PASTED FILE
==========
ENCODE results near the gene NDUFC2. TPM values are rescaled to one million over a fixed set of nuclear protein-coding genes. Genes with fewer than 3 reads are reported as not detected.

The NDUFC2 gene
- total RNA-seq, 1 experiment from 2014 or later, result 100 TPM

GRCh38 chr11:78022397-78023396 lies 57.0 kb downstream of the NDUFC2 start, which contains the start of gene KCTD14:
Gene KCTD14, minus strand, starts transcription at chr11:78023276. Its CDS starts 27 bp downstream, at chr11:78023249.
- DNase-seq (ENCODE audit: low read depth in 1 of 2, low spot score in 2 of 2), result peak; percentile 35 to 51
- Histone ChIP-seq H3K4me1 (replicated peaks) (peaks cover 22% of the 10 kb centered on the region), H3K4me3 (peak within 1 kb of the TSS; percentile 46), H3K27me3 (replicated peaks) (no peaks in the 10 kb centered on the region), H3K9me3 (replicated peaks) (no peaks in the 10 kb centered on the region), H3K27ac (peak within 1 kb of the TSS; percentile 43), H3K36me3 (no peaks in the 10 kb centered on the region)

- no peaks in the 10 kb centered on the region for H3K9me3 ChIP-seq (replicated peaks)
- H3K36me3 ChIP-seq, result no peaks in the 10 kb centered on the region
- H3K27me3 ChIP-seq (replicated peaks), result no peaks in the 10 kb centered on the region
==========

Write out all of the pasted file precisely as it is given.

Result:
ENCODE results near the gene NDUFC2. TPM values are rescaled to one million over a fixed set of nuclear protein-coding genes. Genes with fewer than 3 reads are reported as not detected.

The NDUFC2 gene
- total RNA-seq, 1 experiment from 2014 or later, result 100 TPM

GRCh38 chr11:78022397-78023396 lies 57.0 kb downstream of the NDUFC2 start, which contains the start of gene KCTD14:
Gene KCTD14, minus strand, starts transcription at chr11:78023276. Its CDS starts 27 bp downstream, at chr11:78023249.
- DNase-seq (ENCODE audit: low read depth in 1 of 2, low spot score in 2 of 2), result peak; percentile 35 to 51
- Histone ChIP-seq H3K4me1 (replicated peaks) (peaks cover 22% of the 10 kb centered on the region), H3K4me3 (peak within 1 kb of the TSS; percentile 46), H3K27me3 (replicated peaks) (no peaks in the 10 kb centered on the region), H3K9me3 (replicated peaks) (no peaks in the 10 kb centered on the region), H3K27ac (peak within 1 kb of the TSS; percentile 43), H3K36me3 (no peaks in the 10 kb centered on the region)

- no peaks in the 10 kb centered on the region for H3K9me3 ChIP-seq (replicated peaks)
- H3K36me3 ChIP-seq, result no peaks in the 10 kb centered on the region
- H3K27me3 ChIP-seq (replicated peaks), result no peaks in the 10 kb centered on the region